Iron Man Of The Month

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Courtesy of Joe Fahnestock, Union City, Indiana 47390. N.T.A. President LeRoy Blaker gives his blessing to Mrs. Klusman's fine scale model of a Case engine. I If it had steam in it, it would run,'' said Blaker, ''It's a real work of genius. I don't know o

Union City, Indiana.

Courtesy of Joe Fahnestock, Union City, Indiana 47390. IRON-MAN
(WOMAN) Mrs. Florence Klusman of Hemritage, Mo., points out minute
details of tiny scale model Case engine and water wagon she made
from aminated paper. Paul Curtiss left the Prony Brake at Wauseon,
N.T.A. to see the model. Shown here, Curtiss peers into open smoke
box door to observe actual flues. Gears on the quadrant, spark
arresters on the stack, working clutch, grates that shake,
throttle, wheel spokes even to rivet head ends of spokes in the
tire all are on this authentic Case Model, serial number 1458. Mrs.
Klusman didn’t know a thing about an engine, but got up on the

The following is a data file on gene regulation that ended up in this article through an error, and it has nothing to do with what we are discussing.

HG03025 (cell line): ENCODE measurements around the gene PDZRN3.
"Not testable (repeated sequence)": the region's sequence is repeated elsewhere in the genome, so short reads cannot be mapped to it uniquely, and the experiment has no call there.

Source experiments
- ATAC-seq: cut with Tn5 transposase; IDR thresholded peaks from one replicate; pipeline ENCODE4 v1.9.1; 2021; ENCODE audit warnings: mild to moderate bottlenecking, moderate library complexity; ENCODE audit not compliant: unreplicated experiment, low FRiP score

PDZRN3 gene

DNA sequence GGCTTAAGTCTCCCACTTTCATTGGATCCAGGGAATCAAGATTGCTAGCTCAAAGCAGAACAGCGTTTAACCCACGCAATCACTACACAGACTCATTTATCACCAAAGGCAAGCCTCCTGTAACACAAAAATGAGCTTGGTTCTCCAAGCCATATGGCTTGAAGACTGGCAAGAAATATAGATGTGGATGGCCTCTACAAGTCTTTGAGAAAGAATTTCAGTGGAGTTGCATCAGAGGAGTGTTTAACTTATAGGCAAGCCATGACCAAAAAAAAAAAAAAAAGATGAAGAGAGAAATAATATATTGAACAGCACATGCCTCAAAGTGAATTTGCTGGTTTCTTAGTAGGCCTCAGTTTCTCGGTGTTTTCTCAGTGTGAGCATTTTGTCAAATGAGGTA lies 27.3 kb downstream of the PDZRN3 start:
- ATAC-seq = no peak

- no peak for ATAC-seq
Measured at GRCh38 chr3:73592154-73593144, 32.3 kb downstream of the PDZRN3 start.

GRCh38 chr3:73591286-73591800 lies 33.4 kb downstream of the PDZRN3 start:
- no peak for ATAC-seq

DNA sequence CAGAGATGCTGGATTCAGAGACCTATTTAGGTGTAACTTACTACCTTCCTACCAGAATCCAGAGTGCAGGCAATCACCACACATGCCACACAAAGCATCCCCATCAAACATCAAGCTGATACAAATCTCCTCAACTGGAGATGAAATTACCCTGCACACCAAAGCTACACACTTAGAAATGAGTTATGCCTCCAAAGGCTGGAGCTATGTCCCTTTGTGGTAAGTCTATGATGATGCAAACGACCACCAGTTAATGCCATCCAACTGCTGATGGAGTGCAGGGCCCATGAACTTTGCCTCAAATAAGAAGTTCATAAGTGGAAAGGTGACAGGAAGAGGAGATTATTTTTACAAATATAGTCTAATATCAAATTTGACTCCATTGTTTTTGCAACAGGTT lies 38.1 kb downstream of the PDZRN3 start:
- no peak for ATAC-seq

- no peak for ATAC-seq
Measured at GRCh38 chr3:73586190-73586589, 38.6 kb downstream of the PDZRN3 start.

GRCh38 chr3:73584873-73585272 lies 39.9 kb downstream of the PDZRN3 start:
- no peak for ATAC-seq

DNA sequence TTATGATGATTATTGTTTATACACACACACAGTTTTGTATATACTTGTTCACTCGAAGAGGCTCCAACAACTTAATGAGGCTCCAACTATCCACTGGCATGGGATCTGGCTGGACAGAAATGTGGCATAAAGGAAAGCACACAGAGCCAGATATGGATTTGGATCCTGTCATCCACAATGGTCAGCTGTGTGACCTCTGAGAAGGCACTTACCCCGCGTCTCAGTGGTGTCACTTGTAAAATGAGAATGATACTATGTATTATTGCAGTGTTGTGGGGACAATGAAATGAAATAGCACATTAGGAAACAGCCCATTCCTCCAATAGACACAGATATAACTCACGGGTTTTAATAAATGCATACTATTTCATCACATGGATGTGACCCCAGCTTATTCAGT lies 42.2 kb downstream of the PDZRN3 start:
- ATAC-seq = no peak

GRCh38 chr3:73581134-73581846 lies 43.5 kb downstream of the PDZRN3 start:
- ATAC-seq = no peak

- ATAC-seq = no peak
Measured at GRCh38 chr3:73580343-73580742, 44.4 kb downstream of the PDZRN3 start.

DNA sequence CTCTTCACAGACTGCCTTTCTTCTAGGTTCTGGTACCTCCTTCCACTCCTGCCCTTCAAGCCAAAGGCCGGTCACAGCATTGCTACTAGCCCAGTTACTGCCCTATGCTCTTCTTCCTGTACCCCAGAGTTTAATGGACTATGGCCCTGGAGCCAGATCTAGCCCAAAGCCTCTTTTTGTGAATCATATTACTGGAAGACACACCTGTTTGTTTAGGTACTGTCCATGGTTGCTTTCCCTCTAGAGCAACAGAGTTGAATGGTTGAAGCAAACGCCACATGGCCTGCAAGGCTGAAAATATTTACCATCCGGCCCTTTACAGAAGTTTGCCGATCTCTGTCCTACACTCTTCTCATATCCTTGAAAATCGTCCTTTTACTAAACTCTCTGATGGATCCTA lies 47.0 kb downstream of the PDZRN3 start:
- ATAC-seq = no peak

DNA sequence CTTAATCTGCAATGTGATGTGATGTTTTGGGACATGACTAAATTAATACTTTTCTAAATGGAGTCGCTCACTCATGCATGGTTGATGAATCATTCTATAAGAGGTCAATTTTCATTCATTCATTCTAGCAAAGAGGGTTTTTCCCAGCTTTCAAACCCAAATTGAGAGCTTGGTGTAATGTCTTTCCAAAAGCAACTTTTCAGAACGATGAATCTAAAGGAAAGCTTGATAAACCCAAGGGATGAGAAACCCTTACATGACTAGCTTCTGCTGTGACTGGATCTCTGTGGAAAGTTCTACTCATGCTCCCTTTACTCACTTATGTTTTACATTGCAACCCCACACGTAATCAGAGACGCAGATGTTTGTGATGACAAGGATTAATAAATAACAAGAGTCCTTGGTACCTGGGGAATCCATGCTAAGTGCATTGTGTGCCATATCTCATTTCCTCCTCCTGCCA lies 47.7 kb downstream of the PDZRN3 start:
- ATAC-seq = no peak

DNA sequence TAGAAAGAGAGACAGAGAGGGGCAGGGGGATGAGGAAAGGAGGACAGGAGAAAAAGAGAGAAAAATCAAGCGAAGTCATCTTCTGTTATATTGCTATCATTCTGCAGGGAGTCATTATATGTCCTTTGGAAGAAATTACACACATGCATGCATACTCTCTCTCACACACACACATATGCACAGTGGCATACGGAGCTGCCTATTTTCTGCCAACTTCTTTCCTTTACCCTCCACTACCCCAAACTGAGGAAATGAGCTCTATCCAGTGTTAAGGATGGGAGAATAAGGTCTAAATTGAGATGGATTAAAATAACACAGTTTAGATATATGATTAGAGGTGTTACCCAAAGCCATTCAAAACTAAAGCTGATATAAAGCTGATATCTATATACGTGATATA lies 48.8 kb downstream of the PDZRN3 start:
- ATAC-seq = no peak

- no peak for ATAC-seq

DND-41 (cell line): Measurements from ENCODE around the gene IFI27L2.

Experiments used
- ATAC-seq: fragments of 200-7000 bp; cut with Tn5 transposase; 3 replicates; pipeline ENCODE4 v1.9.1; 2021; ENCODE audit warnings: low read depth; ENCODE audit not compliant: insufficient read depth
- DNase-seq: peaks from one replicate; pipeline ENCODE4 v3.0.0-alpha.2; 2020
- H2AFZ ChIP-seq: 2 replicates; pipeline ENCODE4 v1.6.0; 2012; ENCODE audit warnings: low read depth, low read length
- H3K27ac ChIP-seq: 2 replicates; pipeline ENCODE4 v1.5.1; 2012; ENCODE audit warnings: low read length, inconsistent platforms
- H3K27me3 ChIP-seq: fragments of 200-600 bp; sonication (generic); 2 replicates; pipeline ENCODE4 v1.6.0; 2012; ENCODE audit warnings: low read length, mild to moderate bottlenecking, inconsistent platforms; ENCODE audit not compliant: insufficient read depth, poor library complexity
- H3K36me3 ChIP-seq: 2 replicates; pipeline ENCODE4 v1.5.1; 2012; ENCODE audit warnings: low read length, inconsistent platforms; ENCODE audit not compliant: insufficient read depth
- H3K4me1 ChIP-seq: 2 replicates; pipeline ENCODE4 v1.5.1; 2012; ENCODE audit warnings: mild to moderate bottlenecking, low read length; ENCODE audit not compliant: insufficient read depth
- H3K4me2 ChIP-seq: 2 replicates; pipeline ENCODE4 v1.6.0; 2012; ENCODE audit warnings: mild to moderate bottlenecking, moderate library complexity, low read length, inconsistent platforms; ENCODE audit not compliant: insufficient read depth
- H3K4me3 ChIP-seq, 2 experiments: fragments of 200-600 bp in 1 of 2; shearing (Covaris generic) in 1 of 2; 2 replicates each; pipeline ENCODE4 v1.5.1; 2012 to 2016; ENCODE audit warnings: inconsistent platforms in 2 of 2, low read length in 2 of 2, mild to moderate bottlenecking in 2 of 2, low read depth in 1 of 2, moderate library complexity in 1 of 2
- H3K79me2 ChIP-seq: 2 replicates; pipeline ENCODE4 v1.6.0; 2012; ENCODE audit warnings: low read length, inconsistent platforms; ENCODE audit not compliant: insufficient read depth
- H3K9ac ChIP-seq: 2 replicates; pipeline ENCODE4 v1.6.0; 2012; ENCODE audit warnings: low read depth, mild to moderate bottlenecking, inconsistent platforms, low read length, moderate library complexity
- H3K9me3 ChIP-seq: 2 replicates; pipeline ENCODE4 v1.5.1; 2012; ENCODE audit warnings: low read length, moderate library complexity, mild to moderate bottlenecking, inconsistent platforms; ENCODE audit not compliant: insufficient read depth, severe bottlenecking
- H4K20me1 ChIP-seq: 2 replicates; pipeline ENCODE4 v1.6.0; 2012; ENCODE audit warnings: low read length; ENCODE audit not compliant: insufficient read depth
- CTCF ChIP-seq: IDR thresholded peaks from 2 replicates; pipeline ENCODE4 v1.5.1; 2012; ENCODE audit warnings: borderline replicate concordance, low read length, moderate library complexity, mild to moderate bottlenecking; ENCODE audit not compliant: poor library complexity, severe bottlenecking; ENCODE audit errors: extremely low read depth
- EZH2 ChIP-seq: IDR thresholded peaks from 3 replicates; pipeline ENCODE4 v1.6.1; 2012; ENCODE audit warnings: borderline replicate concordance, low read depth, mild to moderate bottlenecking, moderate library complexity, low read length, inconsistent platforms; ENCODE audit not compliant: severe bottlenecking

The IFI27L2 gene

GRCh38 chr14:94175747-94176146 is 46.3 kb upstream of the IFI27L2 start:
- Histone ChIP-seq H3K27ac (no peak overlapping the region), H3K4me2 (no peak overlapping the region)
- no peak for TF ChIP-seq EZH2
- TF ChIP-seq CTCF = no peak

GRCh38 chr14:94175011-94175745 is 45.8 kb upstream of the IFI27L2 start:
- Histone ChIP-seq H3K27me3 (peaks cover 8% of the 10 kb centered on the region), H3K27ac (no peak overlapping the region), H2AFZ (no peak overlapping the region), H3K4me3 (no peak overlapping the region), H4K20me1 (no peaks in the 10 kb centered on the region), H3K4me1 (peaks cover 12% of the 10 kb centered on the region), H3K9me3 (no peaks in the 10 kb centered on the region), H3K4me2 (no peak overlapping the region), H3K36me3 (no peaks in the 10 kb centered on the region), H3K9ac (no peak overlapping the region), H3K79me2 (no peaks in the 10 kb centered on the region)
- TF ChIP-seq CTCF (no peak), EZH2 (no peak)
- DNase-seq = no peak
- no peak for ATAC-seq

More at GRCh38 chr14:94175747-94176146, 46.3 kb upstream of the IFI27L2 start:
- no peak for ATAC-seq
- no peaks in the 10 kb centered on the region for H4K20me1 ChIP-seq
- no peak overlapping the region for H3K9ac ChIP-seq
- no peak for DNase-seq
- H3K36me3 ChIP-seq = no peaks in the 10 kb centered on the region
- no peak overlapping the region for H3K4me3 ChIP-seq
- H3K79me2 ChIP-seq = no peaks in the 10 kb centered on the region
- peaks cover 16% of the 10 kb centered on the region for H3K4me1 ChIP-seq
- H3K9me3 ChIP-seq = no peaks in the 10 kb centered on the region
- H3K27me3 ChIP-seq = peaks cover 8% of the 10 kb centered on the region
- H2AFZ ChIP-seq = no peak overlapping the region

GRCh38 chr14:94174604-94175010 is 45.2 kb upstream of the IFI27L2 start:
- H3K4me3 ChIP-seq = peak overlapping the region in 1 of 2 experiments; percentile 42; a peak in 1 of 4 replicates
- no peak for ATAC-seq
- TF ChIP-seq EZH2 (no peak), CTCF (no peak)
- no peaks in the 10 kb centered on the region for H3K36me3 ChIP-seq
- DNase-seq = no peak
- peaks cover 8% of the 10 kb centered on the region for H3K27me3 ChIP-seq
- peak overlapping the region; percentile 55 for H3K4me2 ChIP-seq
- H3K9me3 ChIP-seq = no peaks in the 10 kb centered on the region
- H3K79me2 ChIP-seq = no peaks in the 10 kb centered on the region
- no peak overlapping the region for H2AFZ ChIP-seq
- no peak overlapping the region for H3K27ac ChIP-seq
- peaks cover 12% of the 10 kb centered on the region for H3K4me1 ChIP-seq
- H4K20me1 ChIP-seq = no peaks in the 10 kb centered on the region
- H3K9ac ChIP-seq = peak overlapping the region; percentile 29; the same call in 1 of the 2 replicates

engines, asked the men what this and that was for then went about
making the laminated paper model to perfection.

Men you horny-handed sons of toil who strut like cock-roosters,
tooting whistles and yanking throttles at a threshermen’s
reunion as if steam engines were solely a man’s world! You of
the masculine gender who flash wrenches and feint with your
long-spouted oil cans, like the fabled knights of yore, as if in
mortal combat with the Iron Horse while the weaker sex looks on

But gentlemen you who envision yourselves as the vaunted masters
of the mighty steam engine in all its diverse, multi-faceted
idiosyncracies from firebox to pop-off have never really fabricated
a complete steam traction engine from wheel spokes to cap-stack and
whistle, with but your two hands, like a certain little lady we
know. Oh, you brag about the engines you’ve built more possibly
assembled from parts the factories have cast and machined. But
we’ll wager you didn’t actually fashion every piece and
part, say the boiler, the quadrant and gears of the throttle, the
water pump, the gages, cocks and valves and other gadgets, not to
mention even the flues, as perfectly scaled and workable as has
Florence Klusman, using only her two hands, a pair of scissors, a
razor blade and lots of womanly inquisitiveness and intuition.

Yes, men you who fawn at the reunions over the model steam
engines you’ve built from the catalog parts-lists, the
components that the shops have lathed and machined for you to
assemble let’s see you try your hand at making a scale model
Case Engine from nothing more than laminated paper, so perfect that